Nigeria oil rebels say mulling Obama truce appeal
Rebels who have stepped up attacks on Nigeria's oil industry in the last month said on Sunday they were considering a ceasefire appeal by U.S. presidential hopeful Barack Obama.
The Movement for the Emancipation of the Niger Delta (MEND) has launched five attacks on oil facilities in the Niger Delta since it resumed a campaign of violence in April, forcing Royal Dutch Shell to shut more than 164,000 barrels of oil per day (bpd).
"The MEND command is seriously considering a temporary ceasefire appeal by Senator Barack Obama. Obama is someone we respect and hold in high esteem," the militant group said in an e-mailed statement.
MEND did not say when or where Obama, the leading candidate for the Democratic ticket for November's U.S. presidential election, made the appeal. It said it hoped the government would use any ceasefire to improve conditions for its detained leader, Henry Okah.
Here's an interesting bit of conjecture (and I'm presuming much in this post.) Never the less:
What foreign policy trails could Senator Obama blaze in Africa by simply being the first President of African descent?
Americans are generally prone to shy away from the merits (or shortcomings) of race in most spheres of discussion. In most cases it's the concept of race rather than the reality of such that's discussed. Concepts are fungible, vague, easily slung forth via insinuation and then later denied. Reality is narrow, a one way street to accountability.
No wonder why the potential of a black president utilizing his ethnicity for American foreign policy inroads in otherwise traditionally near impossible realms (like Sub-Saharan Africa) has, to my knowledge, never been discussed in the mainstream. Nor, of course, has the Obama campaign put forth such a simplistic, politically suicidal (yet not altogether unfathomable) claim of a realistic race based edge in such a case.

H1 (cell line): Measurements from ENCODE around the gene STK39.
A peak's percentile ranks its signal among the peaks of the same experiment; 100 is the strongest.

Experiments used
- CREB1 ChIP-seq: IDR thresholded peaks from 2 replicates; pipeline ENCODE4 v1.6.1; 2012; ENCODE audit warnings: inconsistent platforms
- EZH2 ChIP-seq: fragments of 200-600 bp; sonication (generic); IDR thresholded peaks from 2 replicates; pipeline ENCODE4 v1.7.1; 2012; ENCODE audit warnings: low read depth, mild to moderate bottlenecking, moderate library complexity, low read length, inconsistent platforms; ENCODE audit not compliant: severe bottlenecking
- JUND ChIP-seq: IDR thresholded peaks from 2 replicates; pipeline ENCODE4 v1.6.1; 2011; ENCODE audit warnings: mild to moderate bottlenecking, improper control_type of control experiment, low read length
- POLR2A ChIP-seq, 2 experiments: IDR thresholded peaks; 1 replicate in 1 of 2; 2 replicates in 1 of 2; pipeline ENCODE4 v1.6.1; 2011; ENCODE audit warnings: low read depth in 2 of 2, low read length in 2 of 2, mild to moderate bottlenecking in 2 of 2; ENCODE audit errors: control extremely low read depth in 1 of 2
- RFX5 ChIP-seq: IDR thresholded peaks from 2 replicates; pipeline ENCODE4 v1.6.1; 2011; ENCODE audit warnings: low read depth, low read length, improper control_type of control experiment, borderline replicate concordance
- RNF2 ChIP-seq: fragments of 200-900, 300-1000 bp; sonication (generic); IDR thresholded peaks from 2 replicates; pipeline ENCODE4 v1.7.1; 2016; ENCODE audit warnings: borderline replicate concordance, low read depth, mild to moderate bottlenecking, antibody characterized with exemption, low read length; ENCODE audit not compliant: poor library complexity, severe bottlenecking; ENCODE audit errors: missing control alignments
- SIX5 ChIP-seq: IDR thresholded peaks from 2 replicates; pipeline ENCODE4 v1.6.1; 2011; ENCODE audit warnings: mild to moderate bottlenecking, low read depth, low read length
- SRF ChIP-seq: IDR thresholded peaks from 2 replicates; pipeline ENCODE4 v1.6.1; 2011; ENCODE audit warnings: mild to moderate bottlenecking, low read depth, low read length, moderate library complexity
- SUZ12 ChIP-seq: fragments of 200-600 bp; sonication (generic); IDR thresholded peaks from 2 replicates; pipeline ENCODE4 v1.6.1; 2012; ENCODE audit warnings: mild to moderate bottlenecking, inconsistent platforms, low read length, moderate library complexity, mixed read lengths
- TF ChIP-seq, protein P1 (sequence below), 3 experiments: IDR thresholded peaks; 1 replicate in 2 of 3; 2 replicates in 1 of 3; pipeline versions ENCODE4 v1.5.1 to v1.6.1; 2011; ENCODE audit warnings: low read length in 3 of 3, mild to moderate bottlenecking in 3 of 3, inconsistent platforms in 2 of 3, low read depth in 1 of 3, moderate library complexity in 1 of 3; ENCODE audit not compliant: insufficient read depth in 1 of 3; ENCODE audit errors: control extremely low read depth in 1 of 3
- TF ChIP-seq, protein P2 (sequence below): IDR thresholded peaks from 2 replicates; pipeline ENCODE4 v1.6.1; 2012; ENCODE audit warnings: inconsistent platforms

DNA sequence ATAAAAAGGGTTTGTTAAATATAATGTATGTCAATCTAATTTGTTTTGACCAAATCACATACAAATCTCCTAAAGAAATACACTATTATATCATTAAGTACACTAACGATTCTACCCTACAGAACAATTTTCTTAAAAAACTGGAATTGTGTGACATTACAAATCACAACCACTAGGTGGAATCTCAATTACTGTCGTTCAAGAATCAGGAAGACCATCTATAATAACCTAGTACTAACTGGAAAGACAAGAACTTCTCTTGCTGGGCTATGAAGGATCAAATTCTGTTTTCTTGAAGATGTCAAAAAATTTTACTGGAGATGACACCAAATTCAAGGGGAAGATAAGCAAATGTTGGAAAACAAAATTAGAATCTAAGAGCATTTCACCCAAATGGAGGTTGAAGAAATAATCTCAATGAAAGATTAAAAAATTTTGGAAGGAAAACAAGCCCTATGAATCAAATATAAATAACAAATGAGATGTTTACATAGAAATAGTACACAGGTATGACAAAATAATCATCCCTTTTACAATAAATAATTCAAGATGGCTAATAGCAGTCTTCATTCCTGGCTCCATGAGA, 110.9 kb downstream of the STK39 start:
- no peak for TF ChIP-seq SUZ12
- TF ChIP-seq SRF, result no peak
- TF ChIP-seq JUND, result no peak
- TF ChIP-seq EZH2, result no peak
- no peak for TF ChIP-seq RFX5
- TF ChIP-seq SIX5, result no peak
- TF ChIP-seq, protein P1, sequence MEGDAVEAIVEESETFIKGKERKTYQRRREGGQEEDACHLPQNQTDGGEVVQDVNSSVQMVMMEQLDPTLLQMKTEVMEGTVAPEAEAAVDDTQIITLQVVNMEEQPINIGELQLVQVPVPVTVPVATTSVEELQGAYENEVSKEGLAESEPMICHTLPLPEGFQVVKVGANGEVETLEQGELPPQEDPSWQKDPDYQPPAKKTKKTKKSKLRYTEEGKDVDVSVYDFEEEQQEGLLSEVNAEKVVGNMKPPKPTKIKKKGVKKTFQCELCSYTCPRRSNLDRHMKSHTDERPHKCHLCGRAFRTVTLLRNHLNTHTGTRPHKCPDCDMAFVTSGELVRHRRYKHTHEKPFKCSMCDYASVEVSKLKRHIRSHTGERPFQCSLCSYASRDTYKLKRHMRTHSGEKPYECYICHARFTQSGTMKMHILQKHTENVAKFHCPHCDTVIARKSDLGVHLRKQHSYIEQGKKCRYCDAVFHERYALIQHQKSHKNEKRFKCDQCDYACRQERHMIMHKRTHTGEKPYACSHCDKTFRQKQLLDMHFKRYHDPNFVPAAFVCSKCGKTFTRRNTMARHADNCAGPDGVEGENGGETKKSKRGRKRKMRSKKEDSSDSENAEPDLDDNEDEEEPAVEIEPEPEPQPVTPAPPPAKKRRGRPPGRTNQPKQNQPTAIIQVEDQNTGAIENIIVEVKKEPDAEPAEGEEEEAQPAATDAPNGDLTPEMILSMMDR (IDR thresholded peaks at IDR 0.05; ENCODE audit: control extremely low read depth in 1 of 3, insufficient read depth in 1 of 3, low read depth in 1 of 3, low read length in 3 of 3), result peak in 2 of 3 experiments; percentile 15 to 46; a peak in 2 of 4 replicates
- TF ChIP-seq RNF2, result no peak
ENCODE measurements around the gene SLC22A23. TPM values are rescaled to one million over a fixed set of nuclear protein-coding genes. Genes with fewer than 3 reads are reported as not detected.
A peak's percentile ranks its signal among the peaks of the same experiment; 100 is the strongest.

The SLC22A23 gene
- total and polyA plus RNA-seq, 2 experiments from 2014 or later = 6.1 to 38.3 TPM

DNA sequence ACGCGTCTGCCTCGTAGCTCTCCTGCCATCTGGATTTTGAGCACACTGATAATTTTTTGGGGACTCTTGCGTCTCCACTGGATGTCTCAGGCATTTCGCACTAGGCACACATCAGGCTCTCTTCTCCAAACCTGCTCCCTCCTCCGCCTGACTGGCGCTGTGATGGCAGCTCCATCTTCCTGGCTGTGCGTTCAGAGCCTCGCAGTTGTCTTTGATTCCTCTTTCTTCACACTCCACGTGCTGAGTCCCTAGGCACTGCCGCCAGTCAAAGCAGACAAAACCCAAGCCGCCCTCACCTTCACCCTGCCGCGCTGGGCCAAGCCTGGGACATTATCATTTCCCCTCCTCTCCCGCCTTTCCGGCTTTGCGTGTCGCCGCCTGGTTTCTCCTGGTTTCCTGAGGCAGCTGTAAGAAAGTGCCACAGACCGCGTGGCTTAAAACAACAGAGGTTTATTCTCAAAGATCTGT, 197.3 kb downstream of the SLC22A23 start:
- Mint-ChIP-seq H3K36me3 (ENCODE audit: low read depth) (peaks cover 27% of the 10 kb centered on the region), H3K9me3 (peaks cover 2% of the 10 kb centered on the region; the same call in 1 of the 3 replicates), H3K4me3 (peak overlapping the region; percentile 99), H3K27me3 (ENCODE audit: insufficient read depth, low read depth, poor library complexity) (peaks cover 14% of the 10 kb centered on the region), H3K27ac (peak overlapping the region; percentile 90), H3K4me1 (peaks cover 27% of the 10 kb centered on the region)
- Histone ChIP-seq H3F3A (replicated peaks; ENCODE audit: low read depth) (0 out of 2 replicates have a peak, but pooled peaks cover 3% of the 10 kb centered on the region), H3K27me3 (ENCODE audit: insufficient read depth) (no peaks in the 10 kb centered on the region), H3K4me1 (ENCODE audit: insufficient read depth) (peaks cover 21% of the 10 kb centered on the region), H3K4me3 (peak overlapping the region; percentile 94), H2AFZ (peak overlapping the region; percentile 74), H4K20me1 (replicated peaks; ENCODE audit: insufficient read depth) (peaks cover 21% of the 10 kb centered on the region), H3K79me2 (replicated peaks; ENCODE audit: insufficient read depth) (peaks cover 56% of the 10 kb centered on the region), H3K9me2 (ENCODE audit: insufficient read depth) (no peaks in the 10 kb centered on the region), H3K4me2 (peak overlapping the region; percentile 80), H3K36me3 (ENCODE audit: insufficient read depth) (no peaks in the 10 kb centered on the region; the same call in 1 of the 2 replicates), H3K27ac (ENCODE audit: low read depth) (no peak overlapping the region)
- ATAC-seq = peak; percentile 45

We are brow-beaten to consider the aspect of race in only the most vertical essence of thought; a short well beaten path with very clear historical markers to guide us. To even dare a jump sideways off the path, no matter how objective or critical our thoughts, lands us in the fire. And there are plenty standing around it with arms full of kindling and minds full of preconceptions.
And so I'll conform and not even begin to suggest that Barrack Obama, whatever his domestic policies entail, could lend America an otherwise unknown edge in it's African policy by simply being of the ethnic descent that he is. I won't even begin to suggest that MEND's rather serious consideration of Senator Obama's alleged appeal and it's stated respect has something to do with his being a man of African heritage on the precipice of power. Instead I'll borrow the Kos' dutifully antiseptic reasoning of unity and hope...
Respect is a strong word. Especially from militants. Those who are out shooting people every day do not do so lightly, but generally out of true desperation. The United States needs to recognize Barack Obama for who he is: a true unifier, who can command respect and esteem toward furthering peace in warring countries.
...and I'll divest myself of such socially impure thoughts.